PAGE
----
She apparently thinks an AR-15 takes a .50 caliber round…

 

The spread of misinformation surrounding firearms is astonishing – especially when looking at a recent video where U.S. Representative Jackson Lee of Texas described the frightening experience she had holding an AR-15. 

The level of ignorance is mind-blowing.

I’ve held an AR-15 in my hand, I wish I had it,” she said as she talked about her new gun storage bill. “It is as heavy as 10 boxes that you might be moving and the bullet that is utilized, a .50-caliber, these kinds of bullets need to be licensed and do not need to be on the streets,” she said.

Hold on.

.50 caliber rounds in an AR? Not a chance.

For those that are less familiar on the terminology between different caliber rounds, take a quick look at the photo below, comparing the size of a .50 cal round versus a .223, the primary ammunition used in the semi-automatic rifle.

Notice that the .50 caliber is under the “Typical Ammunition for Vehicle-Mounted Military Weapons” category, while the much, much smaller .223 and 7.62 rounds are traditionally utilized for semi-automatic rifles. 

ammunition_ammo_chart_rifle

The normal round used in a an AR-15 is a .223. Rep. Lee apparently thinks it holds a .50 caliber round. (Pinterest – The Gun Zone)

 

Also, we’re not sure what Rep. Lee is storing in her theoretical boxes, but the average weapon she’s referring to weighs about six to seven pounds… and that’s with a filled 30-round magazine. 

Lee’s ridiculous remarks were called out on social media.

 

Here’s another.

 

Lee isn’t the only progressive leader pushing for gun control despite a very obvious lack of knowledge about the subject. 

New York Democrat Assemblywoman Patricia Eddington made a statement about exploding rounds and heat-seeking projectiles.

Try not to laugh. 

“But some of these bullets as you saw have an incendiary device on the tip of it, which is a heat-seeking device, so you don’t shoot deer with a bullet that size. If you do, you could cook it at the same time,” Assemblywoman Eddington reportedly said.

U.S. Representative Carolyn McCarthy recently admitted to Tucker Carlson that she didn’t know what the “barrel shroud” segment of her “assault weapons” bill was about.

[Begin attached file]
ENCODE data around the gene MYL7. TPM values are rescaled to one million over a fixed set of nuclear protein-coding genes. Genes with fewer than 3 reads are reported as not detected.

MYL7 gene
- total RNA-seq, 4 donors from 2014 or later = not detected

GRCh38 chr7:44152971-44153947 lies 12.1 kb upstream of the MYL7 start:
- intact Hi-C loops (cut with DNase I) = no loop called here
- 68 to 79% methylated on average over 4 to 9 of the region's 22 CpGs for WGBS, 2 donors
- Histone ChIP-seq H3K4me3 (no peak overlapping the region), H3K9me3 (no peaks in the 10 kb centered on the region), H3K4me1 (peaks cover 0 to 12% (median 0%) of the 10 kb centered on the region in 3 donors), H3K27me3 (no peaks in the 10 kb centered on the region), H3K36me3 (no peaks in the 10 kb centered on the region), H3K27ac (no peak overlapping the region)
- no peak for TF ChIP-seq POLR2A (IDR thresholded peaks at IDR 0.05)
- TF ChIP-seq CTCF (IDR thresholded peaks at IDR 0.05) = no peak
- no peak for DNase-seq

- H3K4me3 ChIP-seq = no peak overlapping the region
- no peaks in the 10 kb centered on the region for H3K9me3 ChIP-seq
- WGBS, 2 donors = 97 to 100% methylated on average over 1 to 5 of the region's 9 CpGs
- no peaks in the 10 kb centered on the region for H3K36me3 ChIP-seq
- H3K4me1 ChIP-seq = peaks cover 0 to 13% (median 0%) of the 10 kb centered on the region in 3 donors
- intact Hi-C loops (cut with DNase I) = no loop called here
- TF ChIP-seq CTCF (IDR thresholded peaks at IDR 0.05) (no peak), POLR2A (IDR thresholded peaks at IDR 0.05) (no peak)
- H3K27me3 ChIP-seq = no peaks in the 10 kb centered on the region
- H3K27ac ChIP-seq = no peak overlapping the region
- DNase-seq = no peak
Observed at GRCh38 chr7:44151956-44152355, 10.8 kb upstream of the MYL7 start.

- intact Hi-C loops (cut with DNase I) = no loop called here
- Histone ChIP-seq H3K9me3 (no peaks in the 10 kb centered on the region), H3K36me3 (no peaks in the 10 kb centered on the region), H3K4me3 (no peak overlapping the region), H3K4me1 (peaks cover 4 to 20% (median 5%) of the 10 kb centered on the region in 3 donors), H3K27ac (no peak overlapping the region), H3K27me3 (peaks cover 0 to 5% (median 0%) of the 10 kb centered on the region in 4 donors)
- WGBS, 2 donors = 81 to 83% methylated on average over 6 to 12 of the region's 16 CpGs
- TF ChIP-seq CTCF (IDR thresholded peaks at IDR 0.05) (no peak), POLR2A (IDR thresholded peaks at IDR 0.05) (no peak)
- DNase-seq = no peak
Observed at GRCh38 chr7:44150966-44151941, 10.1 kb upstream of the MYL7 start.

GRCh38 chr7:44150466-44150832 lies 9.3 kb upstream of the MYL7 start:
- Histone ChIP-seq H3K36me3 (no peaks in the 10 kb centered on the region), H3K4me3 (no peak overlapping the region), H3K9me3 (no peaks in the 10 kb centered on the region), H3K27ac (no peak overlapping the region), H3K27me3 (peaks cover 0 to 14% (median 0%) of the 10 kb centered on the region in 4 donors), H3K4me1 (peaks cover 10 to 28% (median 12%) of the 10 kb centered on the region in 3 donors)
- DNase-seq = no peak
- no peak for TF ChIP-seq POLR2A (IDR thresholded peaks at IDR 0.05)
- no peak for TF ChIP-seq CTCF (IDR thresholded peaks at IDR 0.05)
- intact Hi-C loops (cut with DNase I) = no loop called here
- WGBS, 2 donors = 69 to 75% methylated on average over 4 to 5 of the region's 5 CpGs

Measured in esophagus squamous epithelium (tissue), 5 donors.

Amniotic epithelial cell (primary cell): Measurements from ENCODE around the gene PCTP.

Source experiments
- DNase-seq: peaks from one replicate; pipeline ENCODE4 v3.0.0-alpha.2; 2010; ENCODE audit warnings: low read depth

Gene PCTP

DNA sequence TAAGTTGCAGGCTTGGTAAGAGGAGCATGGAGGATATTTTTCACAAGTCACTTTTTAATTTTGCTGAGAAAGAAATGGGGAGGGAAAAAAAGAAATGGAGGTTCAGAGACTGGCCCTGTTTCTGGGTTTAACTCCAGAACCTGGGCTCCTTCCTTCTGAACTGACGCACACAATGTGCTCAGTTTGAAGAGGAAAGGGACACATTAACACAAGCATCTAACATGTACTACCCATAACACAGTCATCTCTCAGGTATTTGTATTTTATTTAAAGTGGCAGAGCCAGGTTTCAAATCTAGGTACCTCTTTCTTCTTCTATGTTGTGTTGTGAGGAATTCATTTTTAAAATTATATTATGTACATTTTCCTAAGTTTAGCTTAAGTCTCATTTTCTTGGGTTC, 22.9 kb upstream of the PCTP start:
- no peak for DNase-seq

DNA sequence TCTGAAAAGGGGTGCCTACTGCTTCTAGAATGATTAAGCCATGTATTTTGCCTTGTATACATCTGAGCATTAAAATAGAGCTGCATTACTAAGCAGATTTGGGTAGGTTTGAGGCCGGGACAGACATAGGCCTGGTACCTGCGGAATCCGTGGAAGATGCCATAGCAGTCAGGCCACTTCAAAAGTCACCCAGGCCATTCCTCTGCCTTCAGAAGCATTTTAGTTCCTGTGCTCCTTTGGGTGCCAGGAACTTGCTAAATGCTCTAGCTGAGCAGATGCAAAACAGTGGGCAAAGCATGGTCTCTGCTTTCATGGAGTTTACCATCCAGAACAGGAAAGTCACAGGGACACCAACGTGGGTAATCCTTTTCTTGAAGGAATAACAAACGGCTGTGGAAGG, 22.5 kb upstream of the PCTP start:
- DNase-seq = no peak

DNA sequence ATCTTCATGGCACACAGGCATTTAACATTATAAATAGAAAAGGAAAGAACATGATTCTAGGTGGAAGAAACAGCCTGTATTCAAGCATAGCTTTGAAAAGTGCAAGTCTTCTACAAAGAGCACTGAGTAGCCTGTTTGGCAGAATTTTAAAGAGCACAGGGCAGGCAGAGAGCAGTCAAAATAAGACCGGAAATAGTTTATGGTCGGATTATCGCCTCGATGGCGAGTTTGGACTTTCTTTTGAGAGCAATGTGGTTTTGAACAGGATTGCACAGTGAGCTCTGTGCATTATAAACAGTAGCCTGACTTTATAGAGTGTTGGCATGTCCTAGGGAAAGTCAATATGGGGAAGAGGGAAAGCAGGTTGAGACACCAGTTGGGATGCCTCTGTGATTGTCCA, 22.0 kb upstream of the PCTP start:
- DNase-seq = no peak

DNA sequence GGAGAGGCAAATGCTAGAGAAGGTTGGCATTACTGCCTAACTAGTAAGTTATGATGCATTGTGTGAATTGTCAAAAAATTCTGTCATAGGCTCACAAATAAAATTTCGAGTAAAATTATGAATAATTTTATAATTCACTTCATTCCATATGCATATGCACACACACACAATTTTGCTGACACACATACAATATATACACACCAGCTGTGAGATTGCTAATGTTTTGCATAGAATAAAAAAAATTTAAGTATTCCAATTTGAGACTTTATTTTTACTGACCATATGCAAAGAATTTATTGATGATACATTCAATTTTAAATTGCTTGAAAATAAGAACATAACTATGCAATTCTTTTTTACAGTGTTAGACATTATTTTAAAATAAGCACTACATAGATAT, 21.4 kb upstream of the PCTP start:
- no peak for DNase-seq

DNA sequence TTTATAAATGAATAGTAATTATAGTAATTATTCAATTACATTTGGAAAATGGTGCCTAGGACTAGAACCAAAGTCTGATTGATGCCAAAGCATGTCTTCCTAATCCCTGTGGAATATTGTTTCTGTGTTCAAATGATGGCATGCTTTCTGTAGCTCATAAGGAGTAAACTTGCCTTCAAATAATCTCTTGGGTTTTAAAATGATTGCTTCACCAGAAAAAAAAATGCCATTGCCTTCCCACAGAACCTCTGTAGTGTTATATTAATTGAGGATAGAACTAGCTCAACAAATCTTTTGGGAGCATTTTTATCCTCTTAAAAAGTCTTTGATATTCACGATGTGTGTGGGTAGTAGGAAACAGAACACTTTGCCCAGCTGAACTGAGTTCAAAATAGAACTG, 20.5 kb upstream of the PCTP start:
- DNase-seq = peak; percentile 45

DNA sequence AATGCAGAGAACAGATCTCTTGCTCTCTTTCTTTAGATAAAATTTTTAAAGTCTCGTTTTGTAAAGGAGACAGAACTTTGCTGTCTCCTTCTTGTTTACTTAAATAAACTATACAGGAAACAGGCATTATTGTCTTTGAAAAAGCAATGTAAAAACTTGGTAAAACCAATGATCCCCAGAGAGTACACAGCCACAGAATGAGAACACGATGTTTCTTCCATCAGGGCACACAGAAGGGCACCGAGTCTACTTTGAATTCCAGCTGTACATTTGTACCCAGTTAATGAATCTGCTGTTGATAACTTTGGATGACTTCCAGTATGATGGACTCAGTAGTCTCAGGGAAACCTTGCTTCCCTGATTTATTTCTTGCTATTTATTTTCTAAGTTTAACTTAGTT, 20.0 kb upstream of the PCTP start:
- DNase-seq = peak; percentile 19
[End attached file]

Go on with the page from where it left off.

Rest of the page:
“I believe it’s the shoulder thing that goes up,” McCarthy said when she was backed into a corner.

These examples aren’t funny. They’re honestly scary.

These are elected leaders who are making decisions on behalf of every day Americans. How can you attack something when you very clearly know absolutely nothing about it?

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This misinformation spreads across social media platforms and leads to statements like this one:

“Here is the thing… I don’t think you could even eat the meat of an animal killed with a semi automatic weapon. It would be so full of shrapnel,” said a Texas mom on Twitter.

Below is the full statement made to the press by Representative Lee. It’s tough to watch, but you should make sure to get through the whole thing.

 

She might want to reevaluate her statements about what it means to be an American after sitting down with a copy of the United States Constitution. 

“I hope there will be members that are Republicans and Democrats that will be Americans when it goes to the floor of the house, and they’ll vote on behalf of the American people,” she said.

She also went on to say that more than Americans support gun buyback programs and that 80 percent of people support Red Flag laws. Let’s dive into that a little bit more.

Imagine for a second trying to open up Facebook in the morning, and instead getting a message that you were in Facebook jail.  Why?  Because someone reported you for something “offensive”… that wasn’t even offensive.  

And instead of getting to plead your case, show the lunacy of their fake claim and still keep using your Facebook account… you get slapped with a 30-day ban.